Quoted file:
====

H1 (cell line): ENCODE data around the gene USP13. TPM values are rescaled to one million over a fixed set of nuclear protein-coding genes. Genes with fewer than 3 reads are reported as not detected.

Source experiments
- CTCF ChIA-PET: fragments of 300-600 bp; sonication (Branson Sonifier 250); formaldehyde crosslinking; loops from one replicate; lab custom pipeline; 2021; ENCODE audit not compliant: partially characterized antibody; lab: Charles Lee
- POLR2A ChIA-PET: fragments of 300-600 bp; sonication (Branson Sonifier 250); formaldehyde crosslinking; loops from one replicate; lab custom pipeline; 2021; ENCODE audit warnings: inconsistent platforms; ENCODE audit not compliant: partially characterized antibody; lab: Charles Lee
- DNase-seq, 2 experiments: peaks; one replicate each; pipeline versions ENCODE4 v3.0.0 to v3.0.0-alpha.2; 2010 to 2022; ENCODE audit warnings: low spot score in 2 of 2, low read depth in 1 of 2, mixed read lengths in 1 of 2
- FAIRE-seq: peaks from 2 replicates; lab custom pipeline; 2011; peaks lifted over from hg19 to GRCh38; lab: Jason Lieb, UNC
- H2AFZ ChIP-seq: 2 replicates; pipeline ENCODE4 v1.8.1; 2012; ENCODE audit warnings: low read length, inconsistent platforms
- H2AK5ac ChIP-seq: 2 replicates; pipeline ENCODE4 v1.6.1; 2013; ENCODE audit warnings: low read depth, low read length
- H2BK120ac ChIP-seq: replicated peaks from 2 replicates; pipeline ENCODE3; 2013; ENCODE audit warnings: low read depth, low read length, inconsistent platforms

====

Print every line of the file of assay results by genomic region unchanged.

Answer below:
H1 (cell line): ENCODE data around the gene USP13. TPM values are rescaled to one million over a fixed set of nuclear protein-coding genes. Genes with fewer than 3 reads are reported as not detected.

Source experiments
- CTCF ChIA-PET: fragments of 300-600 bp; sonication (Branson Sonifier 250); formaldehyde crosslinking; loops from one replicate; lab custom pipeline; 2021; ENCODE audit not compliant: partially characterized antibody; lab: Charles Lee
- POLR2A ChIA-PET: fragments of 300-600 bp; sonication (Branson Sonifier 250); formaldehyde crosslinking; loops from one replicate; lab custom pipeline; 2021; ENCODE audit warnings: inconsistent platforms; ENCODE audit not compliant: partially characterized antibody; lab: Charles Lee
- DNase-seq, 2 experiments: peaks; one replicate each; pipeline versions ENCODE4 v3.0.0 to v3.0.0-alpha.2; 2010 to 2022; ENCODE audit warnings: low spot score in 2 of 2, low read depth in 1 of 2, mixed read lengths in 1 of 2
- FAIRE-seq: peaks from 2 replicates; lab custom pipeline; 2011; peaks lifted over from hg19 to GRCh38; lab: Jason Lieb, UNC
- H2AFZ ChIP-seq: 2 replicates; pipeline ENCODE4 v1.8.1; 2012; ENCODE audit warnings: low read length, inconsistent platforms
- H2AK5ac ChIP-seq: 2 replicates; pipeline ENCODE4 v1.6.1; 2013; ENCODE audit warnings: low read depth, low read length
- H2BK120ac ChIP-seq: replicated peaks from 2 replicates; pipeline ENCODE3; 2013; ENCODE audit warnings: low read depth, low read length, inconsistent platforms